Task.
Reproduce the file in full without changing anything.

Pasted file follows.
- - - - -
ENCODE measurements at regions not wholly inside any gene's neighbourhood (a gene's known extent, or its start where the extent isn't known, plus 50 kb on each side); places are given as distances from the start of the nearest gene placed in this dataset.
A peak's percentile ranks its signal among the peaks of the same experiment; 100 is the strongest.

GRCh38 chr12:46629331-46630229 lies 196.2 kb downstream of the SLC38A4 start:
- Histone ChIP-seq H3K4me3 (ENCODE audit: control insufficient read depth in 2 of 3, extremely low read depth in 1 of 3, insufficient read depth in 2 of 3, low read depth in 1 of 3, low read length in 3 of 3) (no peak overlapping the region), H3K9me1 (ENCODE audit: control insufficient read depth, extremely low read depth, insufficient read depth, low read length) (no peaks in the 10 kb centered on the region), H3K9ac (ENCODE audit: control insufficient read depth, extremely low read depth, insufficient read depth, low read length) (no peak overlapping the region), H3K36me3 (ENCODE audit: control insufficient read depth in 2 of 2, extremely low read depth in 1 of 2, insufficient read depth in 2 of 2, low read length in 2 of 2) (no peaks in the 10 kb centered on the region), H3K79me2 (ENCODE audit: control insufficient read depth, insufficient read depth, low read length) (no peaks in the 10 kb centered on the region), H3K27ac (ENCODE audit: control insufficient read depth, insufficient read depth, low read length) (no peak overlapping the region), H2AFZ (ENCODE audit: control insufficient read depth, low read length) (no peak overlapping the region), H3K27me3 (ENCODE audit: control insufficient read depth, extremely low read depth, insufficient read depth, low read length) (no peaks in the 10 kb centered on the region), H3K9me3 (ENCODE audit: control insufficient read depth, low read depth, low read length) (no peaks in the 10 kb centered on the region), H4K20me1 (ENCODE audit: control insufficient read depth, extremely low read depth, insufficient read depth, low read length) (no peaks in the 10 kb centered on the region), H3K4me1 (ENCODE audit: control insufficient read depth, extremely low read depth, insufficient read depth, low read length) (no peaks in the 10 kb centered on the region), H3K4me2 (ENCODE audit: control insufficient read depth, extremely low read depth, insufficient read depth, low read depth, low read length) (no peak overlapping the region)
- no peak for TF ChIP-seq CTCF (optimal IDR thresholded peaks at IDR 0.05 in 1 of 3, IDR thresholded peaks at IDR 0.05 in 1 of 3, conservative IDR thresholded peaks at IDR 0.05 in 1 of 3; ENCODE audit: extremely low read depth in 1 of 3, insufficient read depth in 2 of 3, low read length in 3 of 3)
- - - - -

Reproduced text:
ENCODE measurements at regions not wholly inside any gene's neighbourhood (a gene's known extent, or its start where the extent isn't known, plus 50 kb on each side); places are given as distances from the start of the nearest gene placed in this dataset.
A peak's percentile ranks its signal among the peaks of the same experiment; 100 is the strongest.

GRCh38 chr12:46629331-46630229 lies 196.2 kb downstream of the SLC38A4 start:
- Histone ChIP-seq H3K4me3 (ENCODE audit: control insufficient read depth in 2 of 3, extremely low read depth in 1 of 3, insufficient read depth in 2 of 3, low read depth in 1 of 3, low read length in 3 of 3) (no peak overlapping the region), H3K9me1 (ENCODE audit: control insufficient read depth, extremely low read depth, insufficient read depth, low read length) (no peaks in the 10 kb centered on the region), H3K9ac (ENCODE audit: control insufficient read depth, extremely low read depth, insufficient read depth, low read length) (no peak overlapping the region), H3K36me3 (ENCODE audit: control insufficient read depth in 2 of 2, extremely low read depth in 1 of 2, insufficient read depth in 2 of 2, low read length in 2 of 2) (no peaks in the 10 kb centered on the region), H3K79me2 (ENCODE audit: control insufficient read depth, insufficient read depth, low read length) (no peaks in the 10 kb centered on the region), H3K27ac (ENCODE audit: control insufficient read depth, insufficient read depth, low read length) (no peak overlapping the region), H2AFZ (ENCODE audit: control insufficient read depth, low read length) (no peak overlapping the region), H3K27me3 (ENCODE audit: control insufficient read depth, extremely low read depth, insufficient read depth, low read length) (no peaks in the 10 kb centered on the region), H3K9me3 (ENCODE audit: control insufficient read depth, low read depth, low read length) (no peaks in the 10 kb centered on the region), H4K20me1 (ENCODE audit: control insufficient read depth, extremely low read depth, insufficient read depth, low read length) (no peaks in the 10 kb centered on the region), H3K4me1 (ENCODE audit: control insufficient read depth, extremely low read depth, insufficient read depth, low read length) (no peaks in the 10 kb centered on the region), H3K4me2 (ENCODE audit: control insufficient read depth, extremely low read depth, insufficient read depth, low read depth, low read length) (no peak overlapping the region)
- no peak for TF ChIP-seq CTCF (optimal IDR thresholded peaks at IDR 0.05 in 1 of 3, IDR thresholded peaks at IDR 0.05 in 1 of 3, conservative IDR thresholded peaks at IDR 0.05 in 1 of 3; ENCODE audit: extremely low read depth in 1 of 3, insufficient read depth in 2 of 3, low read length in 3 of 3)